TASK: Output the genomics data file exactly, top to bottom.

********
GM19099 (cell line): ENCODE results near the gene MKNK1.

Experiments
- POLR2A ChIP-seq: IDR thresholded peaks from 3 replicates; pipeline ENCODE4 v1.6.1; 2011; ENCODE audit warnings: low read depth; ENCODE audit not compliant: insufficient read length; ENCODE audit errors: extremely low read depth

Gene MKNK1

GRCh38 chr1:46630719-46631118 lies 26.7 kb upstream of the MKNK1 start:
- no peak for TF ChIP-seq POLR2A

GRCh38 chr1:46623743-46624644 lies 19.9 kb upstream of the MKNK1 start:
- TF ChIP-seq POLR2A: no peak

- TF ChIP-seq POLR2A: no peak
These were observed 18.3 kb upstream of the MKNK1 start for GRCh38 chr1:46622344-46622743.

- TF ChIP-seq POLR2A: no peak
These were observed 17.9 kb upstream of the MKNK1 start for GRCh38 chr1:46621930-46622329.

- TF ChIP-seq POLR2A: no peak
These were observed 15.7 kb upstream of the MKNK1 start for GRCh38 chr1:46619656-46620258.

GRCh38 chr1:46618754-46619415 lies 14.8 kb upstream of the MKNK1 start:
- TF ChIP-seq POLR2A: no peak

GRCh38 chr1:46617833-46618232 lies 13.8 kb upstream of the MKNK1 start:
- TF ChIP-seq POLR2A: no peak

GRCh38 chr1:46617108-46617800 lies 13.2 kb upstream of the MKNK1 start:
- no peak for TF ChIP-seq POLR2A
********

GM19099 (cell line): ENCODE results near the gene MKNK1.

Experiments
- POLR2A ChIP-seq: IDR thresholded peaks from 3 replicates; pipeline ENCODE4 v1.6.1; 2011; ENCODE audit warnings: low read depth; ENCODE audit not compliant: insufficient read length; ENCODE audit errors: extremely low read depth

Gene MKNK1

GRCh38 chr1:46630719-46631118 lies 26.7 kb upstream of the MKNK1 start:
- no peak for TF ChIP-seq POLR2A

GRCh38 chr1:46623743-46624644 lies 19.9 kb upstream of the MKNK1 start:
- TF ChIP-seq POLR2A: no peak

- TF ChIP-seq POLR2A: no peak
These were observed 18.3 kb upstream of the MKNK1 start for GRCh38 chr1:46622344-46622743.

- TF ChIP-seq POLR2A: no peak
These were observed 17.9 kb upstream of the MKNK1 start for GRCh38 chr1:46621930-46622329.

- TF ChIP-seq POLR2A: no peak
These were observed 15.7 kb upstream of the MKNK1 start for GRCh38 chr1:46619656-46620258.

GRCh38 chr1:46618754-46619415 lies 14.8 kb upstream of the MKNK1 start:
- TF ChIP-seq POLR2A: no peak

GRCh38 chr1:46617833-46618232 lies 13.8 kb upstream of the MKNK1 start:
- TF ChIP-seq POLR2A: no peak

GRCh38 chr1:46617108-46617800 lies 13.2 kb upstream of the MKNK1 start:
- no peak for TF ChIP-seq POLR2A